Star Wars: C-3PO – Comic Review

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Follow everyone’s favorite protocol droid as he Journeys to Star Wars: The Force Awakens, in this special one-shot leading up to his appearance in the film! Just how did Threepio get a red arm, anyway? Find out here as the blockbuster creative team of James Robinson and Tony Harris of DC’s Starman reunite for the first time in nearly two decades! You may be fluent in over six million forms of communication…but this book is a must have in any language!

C-3PO /

Star Wars: C-3PO
Writer: James Robinson
Artist: Tony Harris
Cover Artist: Tony Harris
Publisher: Dan Buckley
Release Date: April 13, 2016

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Droids matter. At least that’s what Star Wars: C-3PO wants you to believe. Thanks to this comic, Threepio shines – pun intended – more than ever.

He finds himself stranded, following a crashing landing that leaves the pilot and crew dead. Threepio, with a hapless group of misfit droids, are the only survivors and must find a way to get off the planet. His mission – deliver an imperial droid, with vital information regarding the whereabouts of the captured Admiral Akbar, to Princess Leia and the Resistance.

First off, let me say I’ve always been a fan of Threepio. His neurotic personality, a counter to the quirky outspoken nature of R2-D2, always brought a smile and a chuckle.

When the announcement came that they would be doing a single issue story on Threepio and his now famous red arm, I immediately jumped. I was intrigued by the red arm, and wanted to know why. However, my wait extended over the course of four months as they delayed release of the comic for one reason or another.

I’ve appreciated the way George Lucas, Dave Filoni and now James Robinson portrayed droids. They give them life and heart, presenting them as more than just mindless machines. Droids have a certain personality to them as well as a virtual human side.

Star Wars Rebels season two, episode 19: Forgotten Droids saw Chopper forge an unlikely friendship with an imperial droid. Equal to that story-line, this comic sees Threepio forge a similar friendship with a First Order droid under his charge. Under the surface, we’re presented with the common ground that can exist between two sides, portraying misconceptions war can paint on both sides of the conflict.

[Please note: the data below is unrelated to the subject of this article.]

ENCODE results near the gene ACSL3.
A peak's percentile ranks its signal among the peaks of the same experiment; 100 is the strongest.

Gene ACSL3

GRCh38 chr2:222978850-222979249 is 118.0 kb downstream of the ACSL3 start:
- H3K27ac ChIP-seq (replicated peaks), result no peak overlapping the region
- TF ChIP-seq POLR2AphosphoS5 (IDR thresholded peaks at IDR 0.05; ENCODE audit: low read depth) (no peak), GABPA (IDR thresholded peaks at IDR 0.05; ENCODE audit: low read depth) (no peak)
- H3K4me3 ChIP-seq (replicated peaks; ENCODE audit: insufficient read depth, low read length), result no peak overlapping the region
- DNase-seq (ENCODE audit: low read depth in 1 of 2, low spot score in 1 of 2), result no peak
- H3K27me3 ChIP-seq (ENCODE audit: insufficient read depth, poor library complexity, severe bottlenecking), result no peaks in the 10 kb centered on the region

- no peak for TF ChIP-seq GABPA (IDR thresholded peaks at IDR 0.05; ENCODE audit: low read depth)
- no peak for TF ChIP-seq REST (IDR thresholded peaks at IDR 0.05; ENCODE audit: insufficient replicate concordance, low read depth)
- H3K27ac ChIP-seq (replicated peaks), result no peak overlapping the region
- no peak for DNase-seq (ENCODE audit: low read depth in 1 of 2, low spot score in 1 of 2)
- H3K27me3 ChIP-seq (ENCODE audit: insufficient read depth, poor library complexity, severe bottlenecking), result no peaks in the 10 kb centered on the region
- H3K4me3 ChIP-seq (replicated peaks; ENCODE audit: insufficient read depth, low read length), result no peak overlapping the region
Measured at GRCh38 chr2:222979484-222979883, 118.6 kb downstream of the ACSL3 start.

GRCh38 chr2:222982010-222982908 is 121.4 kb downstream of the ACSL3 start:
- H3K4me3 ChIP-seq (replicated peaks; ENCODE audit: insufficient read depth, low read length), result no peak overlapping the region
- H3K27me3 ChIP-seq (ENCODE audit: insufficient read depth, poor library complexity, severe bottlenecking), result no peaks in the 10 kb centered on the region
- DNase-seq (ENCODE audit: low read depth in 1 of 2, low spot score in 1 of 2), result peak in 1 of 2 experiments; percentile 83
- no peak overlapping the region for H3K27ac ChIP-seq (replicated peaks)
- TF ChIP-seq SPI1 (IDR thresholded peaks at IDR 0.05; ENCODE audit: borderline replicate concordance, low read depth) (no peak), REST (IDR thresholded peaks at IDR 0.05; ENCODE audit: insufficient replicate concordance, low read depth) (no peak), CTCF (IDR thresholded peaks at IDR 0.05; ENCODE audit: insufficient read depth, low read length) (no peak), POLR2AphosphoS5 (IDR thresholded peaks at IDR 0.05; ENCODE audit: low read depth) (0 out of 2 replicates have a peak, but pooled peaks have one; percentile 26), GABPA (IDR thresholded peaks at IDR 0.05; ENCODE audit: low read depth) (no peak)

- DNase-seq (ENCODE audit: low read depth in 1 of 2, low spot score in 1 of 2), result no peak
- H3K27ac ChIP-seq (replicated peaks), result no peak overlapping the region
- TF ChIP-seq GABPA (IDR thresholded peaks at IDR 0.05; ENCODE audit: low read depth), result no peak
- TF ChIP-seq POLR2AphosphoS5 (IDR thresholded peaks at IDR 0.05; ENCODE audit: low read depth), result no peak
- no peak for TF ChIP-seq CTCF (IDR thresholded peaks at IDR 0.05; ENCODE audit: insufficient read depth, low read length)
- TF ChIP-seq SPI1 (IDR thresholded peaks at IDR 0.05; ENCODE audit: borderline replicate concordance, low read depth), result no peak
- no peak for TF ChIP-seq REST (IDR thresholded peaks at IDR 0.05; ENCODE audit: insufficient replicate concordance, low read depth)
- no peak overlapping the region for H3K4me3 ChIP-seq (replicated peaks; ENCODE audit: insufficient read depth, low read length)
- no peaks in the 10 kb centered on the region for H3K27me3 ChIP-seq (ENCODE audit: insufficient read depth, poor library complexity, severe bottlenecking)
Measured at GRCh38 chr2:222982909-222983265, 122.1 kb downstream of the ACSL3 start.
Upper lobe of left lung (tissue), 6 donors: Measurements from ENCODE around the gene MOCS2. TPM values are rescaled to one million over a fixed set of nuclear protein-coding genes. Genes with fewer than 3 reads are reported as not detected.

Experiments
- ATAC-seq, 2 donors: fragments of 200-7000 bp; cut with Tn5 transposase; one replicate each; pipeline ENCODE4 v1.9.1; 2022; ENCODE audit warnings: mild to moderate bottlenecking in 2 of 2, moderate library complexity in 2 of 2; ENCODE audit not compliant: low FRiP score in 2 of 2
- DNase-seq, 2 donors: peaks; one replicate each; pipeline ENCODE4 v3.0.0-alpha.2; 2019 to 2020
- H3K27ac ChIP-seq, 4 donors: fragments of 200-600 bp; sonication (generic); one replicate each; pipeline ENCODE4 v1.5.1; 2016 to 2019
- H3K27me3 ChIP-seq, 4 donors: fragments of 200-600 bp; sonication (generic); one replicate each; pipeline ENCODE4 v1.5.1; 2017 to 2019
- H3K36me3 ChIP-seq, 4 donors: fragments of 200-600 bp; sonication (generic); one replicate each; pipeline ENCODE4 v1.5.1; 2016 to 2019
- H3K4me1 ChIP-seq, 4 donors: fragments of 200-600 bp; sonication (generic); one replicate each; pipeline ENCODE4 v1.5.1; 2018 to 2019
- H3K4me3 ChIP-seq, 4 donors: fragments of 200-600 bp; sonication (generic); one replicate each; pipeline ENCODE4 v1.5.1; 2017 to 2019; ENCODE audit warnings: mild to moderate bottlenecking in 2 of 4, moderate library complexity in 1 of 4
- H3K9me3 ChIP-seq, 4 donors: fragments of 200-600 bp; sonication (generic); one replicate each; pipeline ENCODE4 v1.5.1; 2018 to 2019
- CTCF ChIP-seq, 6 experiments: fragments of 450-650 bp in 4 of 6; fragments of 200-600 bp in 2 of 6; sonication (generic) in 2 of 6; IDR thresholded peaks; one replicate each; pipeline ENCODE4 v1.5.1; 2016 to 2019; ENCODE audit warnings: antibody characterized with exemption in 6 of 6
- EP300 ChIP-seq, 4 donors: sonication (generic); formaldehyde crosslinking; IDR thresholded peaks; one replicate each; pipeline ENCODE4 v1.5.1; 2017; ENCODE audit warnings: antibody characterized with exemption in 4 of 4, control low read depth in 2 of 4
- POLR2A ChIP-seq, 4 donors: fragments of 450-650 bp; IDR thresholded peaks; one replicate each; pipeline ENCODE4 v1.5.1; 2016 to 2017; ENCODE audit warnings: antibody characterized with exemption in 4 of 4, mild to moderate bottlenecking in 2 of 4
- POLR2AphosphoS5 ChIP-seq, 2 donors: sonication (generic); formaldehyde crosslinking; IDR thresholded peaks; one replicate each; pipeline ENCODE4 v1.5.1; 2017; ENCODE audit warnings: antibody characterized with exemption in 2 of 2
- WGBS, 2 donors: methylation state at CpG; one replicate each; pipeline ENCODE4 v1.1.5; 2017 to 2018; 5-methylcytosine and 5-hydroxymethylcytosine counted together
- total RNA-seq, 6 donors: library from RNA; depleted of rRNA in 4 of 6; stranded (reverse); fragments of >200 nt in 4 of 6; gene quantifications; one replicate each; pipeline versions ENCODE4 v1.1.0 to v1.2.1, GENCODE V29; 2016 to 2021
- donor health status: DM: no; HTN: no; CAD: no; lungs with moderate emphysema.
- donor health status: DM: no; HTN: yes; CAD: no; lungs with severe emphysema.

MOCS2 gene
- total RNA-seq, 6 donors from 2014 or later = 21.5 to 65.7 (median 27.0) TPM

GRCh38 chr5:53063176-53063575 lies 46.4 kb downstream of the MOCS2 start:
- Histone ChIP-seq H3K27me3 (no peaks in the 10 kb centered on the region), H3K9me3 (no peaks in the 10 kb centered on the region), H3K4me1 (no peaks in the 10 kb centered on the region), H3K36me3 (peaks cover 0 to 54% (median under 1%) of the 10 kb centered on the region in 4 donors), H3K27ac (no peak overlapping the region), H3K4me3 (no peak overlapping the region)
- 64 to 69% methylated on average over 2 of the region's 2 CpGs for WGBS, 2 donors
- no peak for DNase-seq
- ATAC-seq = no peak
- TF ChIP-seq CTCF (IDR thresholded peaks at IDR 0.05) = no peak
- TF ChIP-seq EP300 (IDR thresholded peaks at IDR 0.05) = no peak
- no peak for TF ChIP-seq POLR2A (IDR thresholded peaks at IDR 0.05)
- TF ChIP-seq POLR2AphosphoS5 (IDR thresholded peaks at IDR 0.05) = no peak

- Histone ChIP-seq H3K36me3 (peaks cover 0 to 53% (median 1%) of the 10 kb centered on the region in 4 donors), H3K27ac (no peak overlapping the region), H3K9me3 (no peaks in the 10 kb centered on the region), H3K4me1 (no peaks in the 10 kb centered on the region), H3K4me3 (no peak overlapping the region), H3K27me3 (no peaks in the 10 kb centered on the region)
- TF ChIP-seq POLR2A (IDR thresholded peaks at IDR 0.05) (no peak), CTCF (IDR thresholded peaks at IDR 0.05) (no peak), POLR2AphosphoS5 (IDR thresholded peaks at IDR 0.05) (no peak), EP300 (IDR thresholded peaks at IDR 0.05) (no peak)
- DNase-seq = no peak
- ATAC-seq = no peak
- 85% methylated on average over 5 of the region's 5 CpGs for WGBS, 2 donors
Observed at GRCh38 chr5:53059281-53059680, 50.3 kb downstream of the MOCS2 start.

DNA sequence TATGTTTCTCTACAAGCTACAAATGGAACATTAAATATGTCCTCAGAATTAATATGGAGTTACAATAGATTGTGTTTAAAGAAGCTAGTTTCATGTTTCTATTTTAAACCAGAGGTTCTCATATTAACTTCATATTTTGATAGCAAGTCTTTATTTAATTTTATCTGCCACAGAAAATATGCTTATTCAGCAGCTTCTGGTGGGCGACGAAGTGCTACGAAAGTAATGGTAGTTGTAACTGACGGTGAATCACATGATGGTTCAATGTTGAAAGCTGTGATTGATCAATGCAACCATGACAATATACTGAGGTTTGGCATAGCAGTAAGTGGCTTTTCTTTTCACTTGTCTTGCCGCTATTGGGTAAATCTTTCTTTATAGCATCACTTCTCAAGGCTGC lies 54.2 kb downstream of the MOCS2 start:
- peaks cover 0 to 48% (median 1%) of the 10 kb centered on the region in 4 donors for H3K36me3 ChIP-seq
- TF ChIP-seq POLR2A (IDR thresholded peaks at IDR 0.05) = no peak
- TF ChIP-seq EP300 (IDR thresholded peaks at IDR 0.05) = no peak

We also see, after the many times Threepio’s mind has been wiped, there are still traces of memories that exist. He refers to them as dreams. Yes, a droid that dreams. The flashbacks or memories remind of past battles and moments we are familiar with from the Clone Wars and Rebellion.

Finally, the comic offers the big reveal – where the red arm comes from. While stranded in an acid rain storm, the First Order droid, in an attempt to help save Threepio’s life, sacrifices himself to the acid rain. His arm, corroded to a rusted red, is the only salvageable part remaining. Threepio keeps it in honor of their friendship and uses it to replace his arm, lost earlier in the story.

C-3PO is a brilliant story. Writer James Robinson does a magnificent job, while artist Tony Harris gives Threepio life with a vintage feel, rich in color. I recommend it for any avid or casual fan. It’s a great addition to any collection and offers another heartwarming tale worthy of its place in Star Wars lore.

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